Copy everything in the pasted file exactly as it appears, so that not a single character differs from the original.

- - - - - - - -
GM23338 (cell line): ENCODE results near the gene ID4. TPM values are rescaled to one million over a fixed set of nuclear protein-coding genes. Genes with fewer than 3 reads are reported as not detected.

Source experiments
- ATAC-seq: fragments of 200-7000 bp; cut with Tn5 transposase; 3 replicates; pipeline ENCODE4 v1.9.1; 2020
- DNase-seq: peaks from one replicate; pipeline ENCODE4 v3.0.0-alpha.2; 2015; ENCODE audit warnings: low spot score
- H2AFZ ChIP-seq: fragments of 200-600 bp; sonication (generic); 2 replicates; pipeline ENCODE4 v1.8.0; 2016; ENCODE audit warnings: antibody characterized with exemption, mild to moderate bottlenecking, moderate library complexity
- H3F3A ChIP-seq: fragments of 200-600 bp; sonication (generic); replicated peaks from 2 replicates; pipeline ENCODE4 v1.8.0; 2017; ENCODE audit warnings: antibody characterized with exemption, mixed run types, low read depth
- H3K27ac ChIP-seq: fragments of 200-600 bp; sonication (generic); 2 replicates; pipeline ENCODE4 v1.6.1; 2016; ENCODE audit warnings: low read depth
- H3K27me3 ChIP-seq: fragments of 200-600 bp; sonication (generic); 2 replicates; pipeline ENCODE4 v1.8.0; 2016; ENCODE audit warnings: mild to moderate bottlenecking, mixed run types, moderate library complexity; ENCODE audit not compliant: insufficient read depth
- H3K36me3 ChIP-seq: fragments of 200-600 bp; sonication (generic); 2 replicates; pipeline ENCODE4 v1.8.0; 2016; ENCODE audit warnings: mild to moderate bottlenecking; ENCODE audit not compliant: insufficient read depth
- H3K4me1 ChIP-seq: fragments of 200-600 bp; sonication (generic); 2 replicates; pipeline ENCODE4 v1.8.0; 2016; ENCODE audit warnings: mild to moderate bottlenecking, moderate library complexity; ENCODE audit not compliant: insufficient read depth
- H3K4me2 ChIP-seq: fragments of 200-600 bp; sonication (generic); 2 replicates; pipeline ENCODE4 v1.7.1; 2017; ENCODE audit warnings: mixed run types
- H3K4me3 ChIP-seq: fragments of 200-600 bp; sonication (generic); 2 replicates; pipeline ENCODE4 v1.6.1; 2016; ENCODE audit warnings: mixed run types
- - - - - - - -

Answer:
GM23338 (cell line): ENCODE results near the gene ID4. TPM values are rescaled to one million over a fixed set of nuclear protein-coding genes. Genes with fewer than 3 reads are reported as not detected.

Source experiments
- ATAC-seq: fragments of 200-7000 bp; cut with Tn5 transposase; 3 replicates; pipeline ENCODE4 v1.9.1; 2020
- DNase-seq: peaks from one replicate; pipeline ENCODE4 v3.0.0-alpha.2; 2015; ENCODE audit warnings: low spot score
- H2AFZ ChIP-seq: fragments of 200-600 bp; sonication (generic); 2 replicates; pipeline ENCODE4 v1.8.0; 2016; ENCODE audit warnings: antibody characterized with exemption, mild to moderate bottlenecking, moderate library complexity
- H3F3A ChIP-seq: fragments of 200-600 bp; sonication (generic); replicated peaks from 2 replicates; pipeline ENCODE4 v1.8.0; 2017; ENCODE audit warnings: antibody characterized with exemption, mixed run types, low read depth
- H3K27ac ChIP-seq: fragments of 200-600 bp; sonication (generic); 2 replicates; pipeline ENCODE4 v1.6.1; 2016; ENCODE audit warnings: low read depth
- H3K27me3 ChIP-seq: fragments of 200-600 bp; sonication (generic); 2 replicates; pipeline ENCODE4 v1.8.0; 2016; ENCODE audit warnings: mild to moderate bottlenecking, mixed run types, moderate library complexity; ENCODE audit not compliant: insufficient read depth
- H3K36me3 ChIP-seq: fragments of 200-600 bp; sonication (generic); 2 replicates; pipeline ENCODE4 v1.8.0; 2016; ENCODE audit warnings: mild to moderate bottlenecking; ENCODE audit not compliant: insufficient read depth
- H3K4me1 ChIP-seq: fragments of 200-600 bp; sonication (generic); 2 replicates; pipeline ENCODE4 v1.8.0; 2016; ENCODE audit warnings: mild to moderate bottlenecking, moderate library complexity; ENCODE audit not compliant: insufficient read depth
- H3K4me2 ChIP-seq: fragments of 200-600 bp; sonication (generic); 2 replicates; pipeline ENCODE4 v1.7.1; 2017; ENCODE audit warnings: mixed run types
- H3K4me3 ChIP-seq: fragments of 200-600 bp; sonication (generic); 2 replicates; pipeline ENCODE4 v1.6.1; 2016; ENCODE audit warnings: mixed run types